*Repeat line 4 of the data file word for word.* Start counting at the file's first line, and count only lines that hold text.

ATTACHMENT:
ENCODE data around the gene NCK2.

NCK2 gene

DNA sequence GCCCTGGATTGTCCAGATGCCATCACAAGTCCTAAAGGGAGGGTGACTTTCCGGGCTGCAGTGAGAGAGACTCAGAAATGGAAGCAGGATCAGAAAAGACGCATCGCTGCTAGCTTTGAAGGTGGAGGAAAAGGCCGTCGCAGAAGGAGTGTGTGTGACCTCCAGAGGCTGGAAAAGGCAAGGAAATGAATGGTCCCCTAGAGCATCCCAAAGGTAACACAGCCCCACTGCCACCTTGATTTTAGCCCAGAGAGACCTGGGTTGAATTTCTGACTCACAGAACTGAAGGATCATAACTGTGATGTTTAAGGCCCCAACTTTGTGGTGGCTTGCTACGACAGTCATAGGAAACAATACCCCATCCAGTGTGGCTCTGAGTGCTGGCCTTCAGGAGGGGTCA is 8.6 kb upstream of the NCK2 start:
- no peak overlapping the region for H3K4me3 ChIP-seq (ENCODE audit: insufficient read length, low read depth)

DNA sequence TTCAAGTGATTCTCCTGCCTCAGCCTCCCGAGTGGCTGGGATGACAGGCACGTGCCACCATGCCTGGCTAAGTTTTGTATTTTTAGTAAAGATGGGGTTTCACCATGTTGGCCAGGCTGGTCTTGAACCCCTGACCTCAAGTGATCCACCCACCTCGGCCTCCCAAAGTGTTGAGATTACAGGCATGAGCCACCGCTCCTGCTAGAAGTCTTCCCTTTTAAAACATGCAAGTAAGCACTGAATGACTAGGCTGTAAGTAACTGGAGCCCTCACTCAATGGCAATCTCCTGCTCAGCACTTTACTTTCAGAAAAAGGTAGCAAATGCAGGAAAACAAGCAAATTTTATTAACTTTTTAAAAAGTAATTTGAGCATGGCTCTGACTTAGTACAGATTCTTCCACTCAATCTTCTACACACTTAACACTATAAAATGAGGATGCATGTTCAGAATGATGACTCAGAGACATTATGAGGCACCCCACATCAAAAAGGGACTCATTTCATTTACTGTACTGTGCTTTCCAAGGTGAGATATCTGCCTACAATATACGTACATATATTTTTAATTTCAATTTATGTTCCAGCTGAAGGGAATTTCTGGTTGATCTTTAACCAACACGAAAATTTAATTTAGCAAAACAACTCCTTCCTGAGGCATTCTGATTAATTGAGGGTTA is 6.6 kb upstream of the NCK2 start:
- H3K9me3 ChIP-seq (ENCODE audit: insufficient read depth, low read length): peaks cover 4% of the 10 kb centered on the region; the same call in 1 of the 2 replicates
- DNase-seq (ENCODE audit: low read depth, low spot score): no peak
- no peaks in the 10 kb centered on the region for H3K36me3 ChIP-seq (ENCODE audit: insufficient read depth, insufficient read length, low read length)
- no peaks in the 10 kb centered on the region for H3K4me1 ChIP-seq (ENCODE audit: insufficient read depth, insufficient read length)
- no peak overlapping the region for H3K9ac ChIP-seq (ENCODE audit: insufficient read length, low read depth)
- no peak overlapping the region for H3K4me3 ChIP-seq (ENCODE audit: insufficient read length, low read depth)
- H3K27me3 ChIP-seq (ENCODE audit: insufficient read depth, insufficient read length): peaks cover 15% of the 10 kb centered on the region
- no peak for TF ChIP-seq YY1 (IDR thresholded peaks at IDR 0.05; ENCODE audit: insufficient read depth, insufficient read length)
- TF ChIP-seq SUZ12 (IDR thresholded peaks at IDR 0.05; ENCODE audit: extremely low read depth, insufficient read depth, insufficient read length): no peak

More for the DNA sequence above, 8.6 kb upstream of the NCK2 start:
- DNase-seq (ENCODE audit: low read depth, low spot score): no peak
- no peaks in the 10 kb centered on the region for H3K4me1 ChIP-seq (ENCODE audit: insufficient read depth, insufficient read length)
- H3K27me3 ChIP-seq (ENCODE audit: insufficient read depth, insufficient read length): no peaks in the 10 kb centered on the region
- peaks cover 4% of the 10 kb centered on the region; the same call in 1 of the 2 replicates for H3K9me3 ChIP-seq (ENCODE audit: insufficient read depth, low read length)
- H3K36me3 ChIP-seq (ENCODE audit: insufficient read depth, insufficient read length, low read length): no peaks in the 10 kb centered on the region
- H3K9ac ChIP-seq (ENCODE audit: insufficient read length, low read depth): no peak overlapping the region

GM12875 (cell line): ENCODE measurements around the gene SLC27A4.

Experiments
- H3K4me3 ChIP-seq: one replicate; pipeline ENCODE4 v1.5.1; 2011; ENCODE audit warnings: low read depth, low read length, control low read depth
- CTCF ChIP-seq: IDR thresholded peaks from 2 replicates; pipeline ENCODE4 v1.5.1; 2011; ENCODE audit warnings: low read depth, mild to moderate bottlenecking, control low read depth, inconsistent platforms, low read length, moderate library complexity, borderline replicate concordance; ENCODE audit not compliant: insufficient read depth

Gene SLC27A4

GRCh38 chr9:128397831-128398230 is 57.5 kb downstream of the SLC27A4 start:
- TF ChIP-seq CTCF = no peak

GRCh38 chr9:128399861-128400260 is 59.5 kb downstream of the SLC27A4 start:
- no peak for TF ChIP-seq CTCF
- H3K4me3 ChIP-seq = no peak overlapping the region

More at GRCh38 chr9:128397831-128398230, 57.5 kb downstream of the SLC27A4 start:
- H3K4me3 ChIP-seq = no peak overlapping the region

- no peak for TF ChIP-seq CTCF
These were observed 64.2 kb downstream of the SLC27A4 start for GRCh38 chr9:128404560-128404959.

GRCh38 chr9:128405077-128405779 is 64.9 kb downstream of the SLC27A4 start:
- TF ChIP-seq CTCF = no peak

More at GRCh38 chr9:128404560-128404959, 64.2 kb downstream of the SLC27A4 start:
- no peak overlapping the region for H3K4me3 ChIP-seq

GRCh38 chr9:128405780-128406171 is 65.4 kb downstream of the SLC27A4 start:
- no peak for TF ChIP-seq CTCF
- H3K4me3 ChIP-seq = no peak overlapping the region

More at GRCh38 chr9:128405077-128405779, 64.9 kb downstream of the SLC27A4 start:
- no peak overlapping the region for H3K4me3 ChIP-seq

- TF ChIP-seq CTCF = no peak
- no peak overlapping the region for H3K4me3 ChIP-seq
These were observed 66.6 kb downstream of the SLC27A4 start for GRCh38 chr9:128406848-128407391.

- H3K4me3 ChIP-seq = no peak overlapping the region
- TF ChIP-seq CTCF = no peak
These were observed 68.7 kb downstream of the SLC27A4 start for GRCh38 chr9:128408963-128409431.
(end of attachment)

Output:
- no peak overlapping the region for H3K4me3 ChIP-seq (ENCODE audit: insufficient read length, low read depth)